Former Massachusetts Gov. Mitt Romney won a Jeffco presidential straw poll running away at GOP caucuses Feb. 5, according to unofficial results provided to the Courier by the Jeffco GOP.
The non-binding straw poll conducted across 365 Jeffco precincts during the Feb. 5 caucuses showed that Romney pulled in 4,999 votes, compared to 1,419 for Arizona Sen. John McCain. Former Arkansas Gov. Mike Huckabee received 727 votes, with Texas Congressman Ron Paul pulling in 553, as of 10:30 p.m.
"We were very fortunate to do well across the state," said Romney spokeswoman Kristy Campbell. "This is a preference poll, but with the support he has here we'll move forward."
Campbell said Romney relied on an organization in Colorado that leaned heavily on legislative and party leaders to shore up support. She said the issues he's focused on — strong economy, lower taxes, ending illegal immigration, anti-abortion issues and traditional marriage — resonated with conservative voters in Colorado.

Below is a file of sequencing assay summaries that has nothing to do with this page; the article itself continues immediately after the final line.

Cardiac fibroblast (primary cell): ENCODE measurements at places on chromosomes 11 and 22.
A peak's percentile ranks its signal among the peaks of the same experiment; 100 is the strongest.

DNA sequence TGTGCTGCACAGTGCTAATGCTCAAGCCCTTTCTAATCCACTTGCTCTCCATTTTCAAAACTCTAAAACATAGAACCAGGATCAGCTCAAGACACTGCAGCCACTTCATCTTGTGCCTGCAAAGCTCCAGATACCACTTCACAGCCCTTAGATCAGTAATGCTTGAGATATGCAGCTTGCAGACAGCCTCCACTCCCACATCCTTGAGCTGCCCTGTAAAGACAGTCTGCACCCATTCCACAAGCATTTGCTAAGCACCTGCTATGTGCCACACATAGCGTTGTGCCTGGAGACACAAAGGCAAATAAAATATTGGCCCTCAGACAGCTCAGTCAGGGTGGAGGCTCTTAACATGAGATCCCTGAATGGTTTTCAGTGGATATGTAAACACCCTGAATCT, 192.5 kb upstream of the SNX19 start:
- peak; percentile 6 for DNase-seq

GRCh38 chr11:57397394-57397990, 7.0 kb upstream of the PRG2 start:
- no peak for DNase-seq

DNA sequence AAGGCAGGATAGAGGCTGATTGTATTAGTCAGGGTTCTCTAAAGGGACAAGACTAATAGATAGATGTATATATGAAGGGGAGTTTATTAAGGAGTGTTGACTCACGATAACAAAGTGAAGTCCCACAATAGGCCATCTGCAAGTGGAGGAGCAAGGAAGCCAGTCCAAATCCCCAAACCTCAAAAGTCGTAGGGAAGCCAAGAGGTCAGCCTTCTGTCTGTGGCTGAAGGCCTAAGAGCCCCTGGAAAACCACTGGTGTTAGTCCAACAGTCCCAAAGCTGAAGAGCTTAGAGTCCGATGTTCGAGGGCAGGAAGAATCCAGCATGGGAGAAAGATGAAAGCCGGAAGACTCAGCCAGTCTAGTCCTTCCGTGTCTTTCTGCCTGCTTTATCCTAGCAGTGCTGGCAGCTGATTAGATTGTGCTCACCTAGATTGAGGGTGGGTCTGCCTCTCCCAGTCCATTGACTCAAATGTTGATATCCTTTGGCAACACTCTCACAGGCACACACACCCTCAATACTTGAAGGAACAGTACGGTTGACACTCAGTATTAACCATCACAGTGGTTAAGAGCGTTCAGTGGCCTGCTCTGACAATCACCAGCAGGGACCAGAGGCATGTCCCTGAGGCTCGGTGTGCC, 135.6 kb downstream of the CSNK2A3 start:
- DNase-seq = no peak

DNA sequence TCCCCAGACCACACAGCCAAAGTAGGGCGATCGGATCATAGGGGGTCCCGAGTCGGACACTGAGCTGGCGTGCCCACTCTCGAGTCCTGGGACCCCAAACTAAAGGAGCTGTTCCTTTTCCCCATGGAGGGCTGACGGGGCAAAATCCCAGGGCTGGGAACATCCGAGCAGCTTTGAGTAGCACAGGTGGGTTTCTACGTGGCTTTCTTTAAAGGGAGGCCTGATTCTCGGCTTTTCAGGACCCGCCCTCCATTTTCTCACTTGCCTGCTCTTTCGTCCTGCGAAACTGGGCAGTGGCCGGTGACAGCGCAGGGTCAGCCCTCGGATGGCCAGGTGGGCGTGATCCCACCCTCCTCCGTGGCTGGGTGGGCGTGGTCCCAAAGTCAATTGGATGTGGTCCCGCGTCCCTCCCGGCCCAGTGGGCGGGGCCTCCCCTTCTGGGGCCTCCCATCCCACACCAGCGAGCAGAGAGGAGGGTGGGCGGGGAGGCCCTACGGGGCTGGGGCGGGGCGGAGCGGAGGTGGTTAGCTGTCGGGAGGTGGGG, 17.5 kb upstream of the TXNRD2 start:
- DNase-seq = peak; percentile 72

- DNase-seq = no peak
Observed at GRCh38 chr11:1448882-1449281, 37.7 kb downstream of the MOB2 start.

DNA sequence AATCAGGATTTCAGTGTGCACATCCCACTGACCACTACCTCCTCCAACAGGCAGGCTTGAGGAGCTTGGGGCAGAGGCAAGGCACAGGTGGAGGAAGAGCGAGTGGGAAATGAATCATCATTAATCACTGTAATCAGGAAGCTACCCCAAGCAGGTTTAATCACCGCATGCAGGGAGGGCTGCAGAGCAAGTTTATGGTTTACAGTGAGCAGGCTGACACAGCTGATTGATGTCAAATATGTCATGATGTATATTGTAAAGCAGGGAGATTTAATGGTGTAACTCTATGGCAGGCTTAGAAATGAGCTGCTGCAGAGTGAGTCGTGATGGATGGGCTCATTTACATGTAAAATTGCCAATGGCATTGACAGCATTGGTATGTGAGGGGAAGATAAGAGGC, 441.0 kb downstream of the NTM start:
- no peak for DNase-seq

"It shows our conservative base is coming out again," said Jeffco GOP Chair Renee Nelson.
Nelson said Jeffco Republicans are strong constitutionalists, and that McCain's stances on immigration and campaign finance hurt him among Jeffco voters.
Early returns on Super Tuesday showed McCain winning either primaries or caucus straw polls in Arizona, Oklahoma, New York, Delaware, New Jersey Connecticut and Illinois. Romney was projected to win in Montana, Minnesota, North Dakota Utah, Massachusetts and Colorado.
In Colorado, Romney was far out in front of McCain with more than 50 percent of the votes as of 11 p.m. GOP turnout was very heavy throughout the state.
A handful of other people received one vote apiece — Alan Keyes, Rep. Duncan Hunter, Rep. Tom Tancredo, CU president Hank Brown and John Cox. Democratic Sen. Joe Biden earned one vote, former New York City Mayor Rudy Guilliani received three, and District 2 Jeffco Commissioner Kevin McCasky earned one.
The county GOP will verify the numbers Feb. 6.
The non-binding poll is merely a barometer of what will likely happen when delegates who represent the Colorado GOP vote for a presidential candidate at the party convention this August in Minneapolis.